News Article | May 5, 2017
The paper, published 3 May and accessible via open access, explores the use of multimodal autofluorescence and light scattering to evaluate functional changes in the kidneys after ischemic injury. Conditions including accumulated arterial plaque or blood clots restrict the flow of oxygen and glucose to organs, and prolonged periods of such ischemia can compromise function. In "Predictive assessment of kidney functional recovery following ischemic injury using optical spectroscopy," the authors report on their evaluation of various optical signatures to predict kidney viability and suggest a noncontact approach to provide clinically useful information in real time. While other current work in this area uses expensive multiphoton and laser-based techniques, the authors reduced expenses by switching to camera-based imaging. Currently, there is no real-time tool to measure the degree of ischemic injury incurred in tissue or to predict the return of its function. The inability to decisively determine tissue functional status runs two great risks: that dysfunctional tissue may be transplanted, increasing the morbidity and mortality of the patient; and that much-needed functional kidney tissue may be discarded. In their study, Rajesh Raman of Lawrence Livermore National Lab and co-authors Christopher Pivetti and Christoph Troppmann of the University of California Davis, Rajendra Ramsamooj of California Northstate University, and Stavros Demos of Lawrence Livermore acquired autofluorescence images of kidneys in vivo under 355, 325, and 266 nm illumination. Light-scattering images were collected at the excitation wavelengths while using a relatively narrow band light centered at 500 nm. The images were simultaneously recorded using a multimodal optical imaging system. The recorded signals were then analyzed to obtain time constants, which were correlated to kidney dysfunction as determined by a subsequent survival study and histopathological analysis. Analysis of the light-scattering and autofluorescence images suggests that variations in tissue microstructure, fluorophore emission, and blood absorption spectral characteristics, combined with vascular response, contribute to the behavior of the recorded signals. These are used to obtain tissue functional information and enable the ability to predict post-transplant kidney function. This information can also be applied to the prediction of kidney failure when visual observation cannot, almost immediately following an injury. Reviewers of the study suggested other promising applications for future development, and envisioned this approach being used as a screening tool for assessing kidney viability prior to transplant. In particular, they said, these cost-effective screening methods could benefit healthcare in developing countries. Multimodal imaging also has provided insights into other physiological events that may occur during ischemia and reperfusion. "This work's exceptional value lies in the realization of a workable practical system that has excellent potential to be adopted in field situations," said journal associate editor Andreas Mandelis (University of Toronto). More information: Rajesh N. Raman et al, Predictive assessment of kidney functional recovery following ischemic injury using optical spectroscopy, Journal of Biomedical Optics (2017). DOI: 10.1117/1.JBO.22.5.056001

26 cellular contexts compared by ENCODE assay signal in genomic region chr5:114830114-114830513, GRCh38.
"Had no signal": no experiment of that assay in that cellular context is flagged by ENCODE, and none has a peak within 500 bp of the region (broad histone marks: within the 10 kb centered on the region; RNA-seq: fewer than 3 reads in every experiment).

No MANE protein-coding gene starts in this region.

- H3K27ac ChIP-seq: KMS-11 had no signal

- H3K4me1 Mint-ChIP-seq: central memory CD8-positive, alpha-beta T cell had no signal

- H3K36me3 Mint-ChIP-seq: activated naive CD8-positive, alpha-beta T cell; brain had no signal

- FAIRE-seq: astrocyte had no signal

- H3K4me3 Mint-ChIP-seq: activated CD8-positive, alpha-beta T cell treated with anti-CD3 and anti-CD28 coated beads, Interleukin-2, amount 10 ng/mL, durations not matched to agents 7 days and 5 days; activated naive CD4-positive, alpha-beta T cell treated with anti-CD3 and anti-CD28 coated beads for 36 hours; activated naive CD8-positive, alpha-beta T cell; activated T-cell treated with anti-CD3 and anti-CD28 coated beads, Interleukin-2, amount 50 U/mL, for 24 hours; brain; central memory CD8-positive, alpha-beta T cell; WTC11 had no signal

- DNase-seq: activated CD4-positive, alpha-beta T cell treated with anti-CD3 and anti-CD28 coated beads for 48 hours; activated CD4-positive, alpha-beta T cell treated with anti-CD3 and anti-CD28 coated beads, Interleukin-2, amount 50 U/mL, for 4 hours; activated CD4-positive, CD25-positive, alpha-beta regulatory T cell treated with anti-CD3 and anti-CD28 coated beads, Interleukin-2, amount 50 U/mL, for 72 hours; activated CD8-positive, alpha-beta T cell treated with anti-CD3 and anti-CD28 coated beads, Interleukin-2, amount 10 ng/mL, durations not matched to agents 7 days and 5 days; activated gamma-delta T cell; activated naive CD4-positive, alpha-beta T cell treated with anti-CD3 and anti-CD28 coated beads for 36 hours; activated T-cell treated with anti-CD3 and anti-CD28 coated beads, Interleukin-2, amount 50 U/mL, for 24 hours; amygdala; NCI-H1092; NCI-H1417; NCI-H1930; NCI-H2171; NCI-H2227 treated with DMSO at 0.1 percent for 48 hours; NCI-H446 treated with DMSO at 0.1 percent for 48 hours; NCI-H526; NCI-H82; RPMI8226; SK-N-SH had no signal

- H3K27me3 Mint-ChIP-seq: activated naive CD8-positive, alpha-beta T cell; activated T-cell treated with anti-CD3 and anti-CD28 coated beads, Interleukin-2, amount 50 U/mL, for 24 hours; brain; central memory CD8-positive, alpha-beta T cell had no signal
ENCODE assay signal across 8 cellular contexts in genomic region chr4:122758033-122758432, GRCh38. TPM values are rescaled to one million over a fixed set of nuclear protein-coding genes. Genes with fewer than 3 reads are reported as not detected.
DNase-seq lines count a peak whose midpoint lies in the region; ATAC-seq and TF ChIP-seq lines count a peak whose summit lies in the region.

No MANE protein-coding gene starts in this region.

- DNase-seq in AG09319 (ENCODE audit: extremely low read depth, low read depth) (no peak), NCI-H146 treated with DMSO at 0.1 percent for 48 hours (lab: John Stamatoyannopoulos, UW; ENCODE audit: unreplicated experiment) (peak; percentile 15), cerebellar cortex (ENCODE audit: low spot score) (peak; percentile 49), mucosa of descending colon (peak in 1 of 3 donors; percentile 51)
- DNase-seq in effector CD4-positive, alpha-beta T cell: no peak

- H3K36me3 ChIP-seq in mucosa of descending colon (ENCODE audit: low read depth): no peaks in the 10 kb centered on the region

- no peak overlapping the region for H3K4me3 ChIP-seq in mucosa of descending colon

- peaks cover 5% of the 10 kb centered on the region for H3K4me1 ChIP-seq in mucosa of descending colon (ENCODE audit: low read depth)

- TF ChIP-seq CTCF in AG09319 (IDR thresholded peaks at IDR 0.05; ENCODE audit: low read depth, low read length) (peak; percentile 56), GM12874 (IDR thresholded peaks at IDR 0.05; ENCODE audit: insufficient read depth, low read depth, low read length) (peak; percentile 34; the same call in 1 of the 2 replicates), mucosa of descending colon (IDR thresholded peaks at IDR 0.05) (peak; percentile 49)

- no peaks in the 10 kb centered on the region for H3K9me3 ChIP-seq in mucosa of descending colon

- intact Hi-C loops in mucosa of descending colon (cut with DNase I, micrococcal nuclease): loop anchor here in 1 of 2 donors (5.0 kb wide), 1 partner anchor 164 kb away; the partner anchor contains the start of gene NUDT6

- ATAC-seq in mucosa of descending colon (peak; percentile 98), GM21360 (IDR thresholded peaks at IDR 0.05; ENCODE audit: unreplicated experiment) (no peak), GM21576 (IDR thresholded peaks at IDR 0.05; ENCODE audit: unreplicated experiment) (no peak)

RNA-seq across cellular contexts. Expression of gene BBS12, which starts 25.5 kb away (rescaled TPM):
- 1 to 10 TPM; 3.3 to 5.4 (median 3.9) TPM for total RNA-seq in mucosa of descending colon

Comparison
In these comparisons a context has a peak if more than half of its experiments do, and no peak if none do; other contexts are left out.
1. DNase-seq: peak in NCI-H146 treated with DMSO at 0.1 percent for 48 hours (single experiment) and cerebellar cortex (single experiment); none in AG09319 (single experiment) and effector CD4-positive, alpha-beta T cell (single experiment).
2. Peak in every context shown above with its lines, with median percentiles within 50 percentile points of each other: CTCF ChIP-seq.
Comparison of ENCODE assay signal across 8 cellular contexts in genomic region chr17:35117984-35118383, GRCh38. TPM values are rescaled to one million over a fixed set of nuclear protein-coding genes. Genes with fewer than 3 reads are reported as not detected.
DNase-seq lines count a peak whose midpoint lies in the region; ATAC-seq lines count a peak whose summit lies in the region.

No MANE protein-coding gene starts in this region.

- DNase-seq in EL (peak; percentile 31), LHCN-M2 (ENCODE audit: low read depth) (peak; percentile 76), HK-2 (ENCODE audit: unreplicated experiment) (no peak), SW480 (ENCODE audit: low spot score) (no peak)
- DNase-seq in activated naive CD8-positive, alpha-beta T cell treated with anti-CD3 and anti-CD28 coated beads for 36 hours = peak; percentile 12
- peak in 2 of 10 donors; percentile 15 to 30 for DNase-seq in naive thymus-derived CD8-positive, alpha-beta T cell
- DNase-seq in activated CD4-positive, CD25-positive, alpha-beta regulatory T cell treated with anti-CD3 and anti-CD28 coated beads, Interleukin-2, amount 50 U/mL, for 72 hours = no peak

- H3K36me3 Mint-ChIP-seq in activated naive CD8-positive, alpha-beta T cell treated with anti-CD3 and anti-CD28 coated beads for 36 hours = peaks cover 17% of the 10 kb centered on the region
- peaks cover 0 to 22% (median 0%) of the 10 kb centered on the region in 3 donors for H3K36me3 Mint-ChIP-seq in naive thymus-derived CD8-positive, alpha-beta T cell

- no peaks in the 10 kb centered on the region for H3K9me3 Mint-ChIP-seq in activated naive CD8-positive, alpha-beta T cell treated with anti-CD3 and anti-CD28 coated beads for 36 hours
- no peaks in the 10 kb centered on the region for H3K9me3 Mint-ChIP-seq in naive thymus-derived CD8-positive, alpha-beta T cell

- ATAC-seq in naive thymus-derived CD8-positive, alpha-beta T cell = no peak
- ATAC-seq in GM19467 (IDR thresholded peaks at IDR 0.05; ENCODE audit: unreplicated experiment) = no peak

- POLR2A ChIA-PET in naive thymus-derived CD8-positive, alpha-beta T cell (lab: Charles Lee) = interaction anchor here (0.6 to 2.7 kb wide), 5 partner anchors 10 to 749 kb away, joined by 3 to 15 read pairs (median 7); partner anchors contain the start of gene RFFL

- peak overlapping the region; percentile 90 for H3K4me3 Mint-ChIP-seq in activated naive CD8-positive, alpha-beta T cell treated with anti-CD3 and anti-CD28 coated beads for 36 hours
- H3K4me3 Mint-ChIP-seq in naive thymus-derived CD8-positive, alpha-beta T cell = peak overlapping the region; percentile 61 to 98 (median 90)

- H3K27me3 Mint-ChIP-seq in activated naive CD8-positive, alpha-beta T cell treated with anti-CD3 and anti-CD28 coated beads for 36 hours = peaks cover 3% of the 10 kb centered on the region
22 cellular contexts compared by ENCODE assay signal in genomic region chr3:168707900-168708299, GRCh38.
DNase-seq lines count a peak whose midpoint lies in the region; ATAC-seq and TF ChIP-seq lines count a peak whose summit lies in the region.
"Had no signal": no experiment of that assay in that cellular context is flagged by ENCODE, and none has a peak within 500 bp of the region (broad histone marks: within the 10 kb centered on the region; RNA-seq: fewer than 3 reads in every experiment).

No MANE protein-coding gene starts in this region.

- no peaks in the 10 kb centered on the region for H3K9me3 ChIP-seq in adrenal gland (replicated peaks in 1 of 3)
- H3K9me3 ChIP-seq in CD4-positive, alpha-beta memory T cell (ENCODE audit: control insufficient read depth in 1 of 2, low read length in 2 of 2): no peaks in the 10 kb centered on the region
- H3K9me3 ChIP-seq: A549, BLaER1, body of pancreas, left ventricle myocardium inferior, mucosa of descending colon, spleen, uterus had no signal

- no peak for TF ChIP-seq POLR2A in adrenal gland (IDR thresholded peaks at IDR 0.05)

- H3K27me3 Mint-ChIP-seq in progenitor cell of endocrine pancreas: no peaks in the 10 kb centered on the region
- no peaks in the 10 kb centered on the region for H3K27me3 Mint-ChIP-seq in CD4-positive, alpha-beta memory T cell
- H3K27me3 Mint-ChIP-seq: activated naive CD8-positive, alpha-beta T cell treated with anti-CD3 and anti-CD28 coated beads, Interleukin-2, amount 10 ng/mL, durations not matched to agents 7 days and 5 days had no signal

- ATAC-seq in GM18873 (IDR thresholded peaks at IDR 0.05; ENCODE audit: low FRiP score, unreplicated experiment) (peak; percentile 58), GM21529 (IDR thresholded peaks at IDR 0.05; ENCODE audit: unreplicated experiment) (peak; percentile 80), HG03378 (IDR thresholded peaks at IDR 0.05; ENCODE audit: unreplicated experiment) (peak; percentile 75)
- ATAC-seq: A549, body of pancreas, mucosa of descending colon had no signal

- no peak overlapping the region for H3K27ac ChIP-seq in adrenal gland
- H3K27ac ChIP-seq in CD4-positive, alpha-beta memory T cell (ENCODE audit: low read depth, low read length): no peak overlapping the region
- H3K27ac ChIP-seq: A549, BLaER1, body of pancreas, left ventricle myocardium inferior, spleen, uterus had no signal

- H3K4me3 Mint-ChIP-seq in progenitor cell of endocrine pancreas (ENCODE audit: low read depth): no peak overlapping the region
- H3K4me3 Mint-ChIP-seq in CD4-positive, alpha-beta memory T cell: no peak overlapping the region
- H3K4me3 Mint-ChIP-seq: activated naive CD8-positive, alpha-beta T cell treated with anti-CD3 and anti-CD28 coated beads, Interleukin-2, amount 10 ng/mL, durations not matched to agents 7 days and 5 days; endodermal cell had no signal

News Article | May 8, 2017